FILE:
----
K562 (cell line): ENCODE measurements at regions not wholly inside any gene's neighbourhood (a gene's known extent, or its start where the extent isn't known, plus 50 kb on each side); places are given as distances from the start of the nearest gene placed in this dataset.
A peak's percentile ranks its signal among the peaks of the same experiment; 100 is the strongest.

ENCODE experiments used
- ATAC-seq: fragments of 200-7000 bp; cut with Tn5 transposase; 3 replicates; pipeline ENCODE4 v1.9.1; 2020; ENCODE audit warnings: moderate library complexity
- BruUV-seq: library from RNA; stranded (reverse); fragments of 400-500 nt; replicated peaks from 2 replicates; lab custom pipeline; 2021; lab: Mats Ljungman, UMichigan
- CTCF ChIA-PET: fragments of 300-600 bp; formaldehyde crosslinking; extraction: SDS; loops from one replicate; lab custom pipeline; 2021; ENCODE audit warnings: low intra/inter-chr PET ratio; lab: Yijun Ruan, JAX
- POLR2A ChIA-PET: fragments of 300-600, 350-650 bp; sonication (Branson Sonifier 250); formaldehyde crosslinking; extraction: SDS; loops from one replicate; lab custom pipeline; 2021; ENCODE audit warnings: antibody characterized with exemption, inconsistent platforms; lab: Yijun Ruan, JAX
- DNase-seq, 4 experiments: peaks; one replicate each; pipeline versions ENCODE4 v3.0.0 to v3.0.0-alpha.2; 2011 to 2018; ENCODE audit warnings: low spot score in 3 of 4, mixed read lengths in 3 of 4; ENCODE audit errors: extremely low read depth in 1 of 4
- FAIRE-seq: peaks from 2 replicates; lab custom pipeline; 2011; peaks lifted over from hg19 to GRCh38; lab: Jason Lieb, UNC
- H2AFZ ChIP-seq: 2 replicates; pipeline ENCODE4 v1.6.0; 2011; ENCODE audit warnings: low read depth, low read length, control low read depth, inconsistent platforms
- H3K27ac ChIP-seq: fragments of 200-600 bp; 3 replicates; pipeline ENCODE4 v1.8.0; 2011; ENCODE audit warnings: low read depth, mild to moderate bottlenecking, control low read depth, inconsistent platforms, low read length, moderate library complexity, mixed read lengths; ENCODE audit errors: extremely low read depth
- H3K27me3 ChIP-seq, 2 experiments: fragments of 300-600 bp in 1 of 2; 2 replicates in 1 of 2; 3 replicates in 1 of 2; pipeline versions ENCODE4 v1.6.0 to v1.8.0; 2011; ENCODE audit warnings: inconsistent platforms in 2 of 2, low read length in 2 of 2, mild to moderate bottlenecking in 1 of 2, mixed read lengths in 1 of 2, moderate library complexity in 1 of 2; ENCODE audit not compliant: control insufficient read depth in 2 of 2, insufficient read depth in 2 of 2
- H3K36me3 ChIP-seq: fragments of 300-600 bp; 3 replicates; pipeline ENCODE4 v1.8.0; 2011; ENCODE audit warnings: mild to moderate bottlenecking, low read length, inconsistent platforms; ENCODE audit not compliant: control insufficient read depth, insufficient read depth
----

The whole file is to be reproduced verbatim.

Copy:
K562 (cell line): ENCODE measurements at regions not wholly inside any gene's neighbourhood (a gene's known extent, or its start where the extent isn't known, plus 50 kb on each side); places are given as distances from the start of the nearest gene placed in this dataset.
A peak's percentile ranks its signal among the peaks of the same experiment; 100 is the strongest.

ENCODE experiments used
- ATAC-seq: fragments of 200-7000 bp; cut with Tn5 transposase; 3 replicates; pipeline ENCODE4 v1.9.1; 2020; ENCODE audit warnings: moderate library complexity
- BruUV-seq: library from RNA; stranded (reverse); fragments of 400-500 nt; replicated peaks from 2 replicates; lab custom pipeline; 2021; lab: Mats Ljungman, UMichigan
- CTCF ChIA-PET: fragments of 300-600 bp; formaldehyde crosslinking; extraction: SDS; loops from one replicate; lab custom pipeline; 2021; ENCODE audit warnings: low intra/inter-chr PET ratio; lab: Yijun Ruan, JAX
- POLR2A ChIA-PET: fragments of 300-600, 350-650 bp; sonication (Branson Sonifier 250); formaldehyde crosslinking; extraction: SDS; loops from one replicate; lab custom pipeline; 2021; ENCODE audit warnings: antibody characterized with exemption, inconsistent platforms; lab: Yijun Ruan, JAX
- DNase-seq, 4 experiments: peaks; one replicate each; pipeline versions ENCODE4 v3.0.0 to v3.0.0-alpha.2; 2011 to 2018; ENCODE audit warnings: low spot score in 3 of 4, mixed read lengths in 3 of 4; ENCODE audit errors: extremely low read depth in 1 of 4
- FAIRE-seq: peaks from 2 replicates; lab custom pipeline; 2011; peaks lifted over from hg19 to GRCh38; lab: Jason Lieb, UNC
- H2AFZ ChIP-seq: 2 replicates; pipeline ENCODE4 v1.6.0; 2011; ENCODE audit warnings: low read depth, low read length, control low read depth, inconsistent platforms
- H3K27ac ChIP-seq: fragments of 200-600 bp; 3 replicates; pipeline ENCODE4 v1.8.0; 2011; ENCODE audit warnings: low read depth, mild to moderate bottlenecking, control low read depth, inconsistent platforms, low read length, moderate library complexity, mixed read lengths; ENCODE audit errors: extremely low read depth
- H3K27me3 ChIP-seq, 2 experiments: fragments of 300-600 bp in 1 of 2; 2 replicates in 1 of 2; 3 replicates in 1 of 2; pipeline versions ENCODE4 v1.6.0 to v1.8.0; 2011; ENCODE audit warnings: inconsistent platforms in 2 of 2, low read length in 2 of 2, mild to moderate bottlenecking in 1 of 2, mixed read lengths in 1 of 2, moderate library complexity in 1 of 2; ENCODE audit not compliant: control insufficient read depth in 2 of 2, insufficient read depth in 2 of 2
- H3K36me3 ChIP-seq: fragments of 300-600 bp; 3 replicates; pipeline ENCODE4 v1.8.0; 2011; ENCODE audit warnings: mild to moderate bottlenecking, low read length, inconsistent platforms; ENCODE audit not compliant: control insufficient read depth, insufficient read depth